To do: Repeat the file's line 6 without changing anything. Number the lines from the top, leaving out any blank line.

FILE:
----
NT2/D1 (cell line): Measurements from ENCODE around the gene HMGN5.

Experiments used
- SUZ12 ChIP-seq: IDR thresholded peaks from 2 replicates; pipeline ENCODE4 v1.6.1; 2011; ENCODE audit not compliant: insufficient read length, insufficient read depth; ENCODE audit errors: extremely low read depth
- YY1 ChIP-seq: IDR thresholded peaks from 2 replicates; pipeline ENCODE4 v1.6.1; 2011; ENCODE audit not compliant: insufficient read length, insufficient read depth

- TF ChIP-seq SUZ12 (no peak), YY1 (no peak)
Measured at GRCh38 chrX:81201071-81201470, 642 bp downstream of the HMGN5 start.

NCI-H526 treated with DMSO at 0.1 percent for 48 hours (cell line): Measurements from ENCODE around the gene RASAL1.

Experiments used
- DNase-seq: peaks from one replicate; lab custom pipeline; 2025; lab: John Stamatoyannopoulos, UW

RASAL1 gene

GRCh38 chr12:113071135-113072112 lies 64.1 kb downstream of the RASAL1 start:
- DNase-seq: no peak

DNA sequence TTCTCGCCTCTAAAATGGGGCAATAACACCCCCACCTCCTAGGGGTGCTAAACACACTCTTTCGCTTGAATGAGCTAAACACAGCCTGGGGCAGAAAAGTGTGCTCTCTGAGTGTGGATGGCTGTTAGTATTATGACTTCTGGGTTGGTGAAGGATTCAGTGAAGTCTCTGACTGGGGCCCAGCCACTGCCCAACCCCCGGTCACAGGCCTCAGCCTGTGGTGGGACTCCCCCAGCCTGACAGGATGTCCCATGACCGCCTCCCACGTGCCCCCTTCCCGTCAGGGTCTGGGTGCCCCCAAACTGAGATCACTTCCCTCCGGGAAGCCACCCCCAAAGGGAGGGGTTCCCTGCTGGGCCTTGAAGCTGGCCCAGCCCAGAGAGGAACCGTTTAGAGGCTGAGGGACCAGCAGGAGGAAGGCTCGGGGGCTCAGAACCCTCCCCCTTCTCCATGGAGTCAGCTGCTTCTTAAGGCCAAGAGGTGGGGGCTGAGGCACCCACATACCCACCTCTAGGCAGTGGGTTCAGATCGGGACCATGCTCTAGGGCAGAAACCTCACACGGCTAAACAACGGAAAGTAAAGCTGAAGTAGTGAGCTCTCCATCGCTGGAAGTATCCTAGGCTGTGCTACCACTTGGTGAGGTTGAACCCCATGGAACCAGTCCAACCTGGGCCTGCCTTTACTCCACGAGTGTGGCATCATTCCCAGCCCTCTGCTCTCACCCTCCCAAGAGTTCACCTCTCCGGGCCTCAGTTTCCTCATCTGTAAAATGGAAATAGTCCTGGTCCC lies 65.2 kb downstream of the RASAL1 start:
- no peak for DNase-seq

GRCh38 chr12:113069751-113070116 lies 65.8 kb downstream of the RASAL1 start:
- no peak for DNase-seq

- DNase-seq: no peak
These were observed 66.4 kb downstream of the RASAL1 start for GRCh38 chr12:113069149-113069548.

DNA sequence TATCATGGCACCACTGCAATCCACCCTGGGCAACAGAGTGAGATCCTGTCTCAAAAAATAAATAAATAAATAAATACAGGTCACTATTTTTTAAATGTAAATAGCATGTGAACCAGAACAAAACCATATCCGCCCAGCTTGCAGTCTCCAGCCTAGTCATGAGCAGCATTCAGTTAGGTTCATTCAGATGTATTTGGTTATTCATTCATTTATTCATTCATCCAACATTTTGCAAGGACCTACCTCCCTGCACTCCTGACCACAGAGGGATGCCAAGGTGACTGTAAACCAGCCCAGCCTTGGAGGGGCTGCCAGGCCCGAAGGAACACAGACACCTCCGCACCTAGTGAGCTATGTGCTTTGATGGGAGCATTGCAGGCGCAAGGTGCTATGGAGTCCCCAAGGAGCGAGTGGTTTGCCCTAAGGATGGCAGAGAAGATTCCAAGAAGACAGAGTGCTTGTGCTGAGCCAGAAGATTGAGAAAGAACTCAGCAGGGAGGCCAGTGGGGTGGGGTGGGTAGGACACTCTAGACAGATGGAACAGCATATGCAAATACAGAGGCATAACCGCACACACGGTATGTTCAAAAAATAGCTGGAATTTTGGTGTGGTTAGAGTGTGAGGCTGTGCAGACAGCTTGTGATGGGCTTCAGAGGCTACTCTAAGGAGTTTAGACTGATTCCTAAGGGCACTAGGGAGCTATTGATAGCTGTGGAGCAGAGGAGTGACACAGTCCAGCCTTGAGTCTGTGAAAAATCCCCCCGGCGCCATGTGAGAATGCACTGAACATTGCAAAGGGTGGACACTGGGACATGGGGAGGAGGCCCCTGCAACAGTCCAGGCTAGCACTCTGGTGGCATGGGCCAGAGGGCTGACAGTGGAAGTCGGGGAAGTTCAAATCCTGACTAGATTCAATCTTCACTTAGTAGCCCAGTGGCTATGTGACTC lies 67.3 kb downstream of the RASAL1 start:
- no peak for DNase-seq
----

Measured at GRCh38 chrX:81201071-81201470, 642 bp downstream of the HMGN5 start.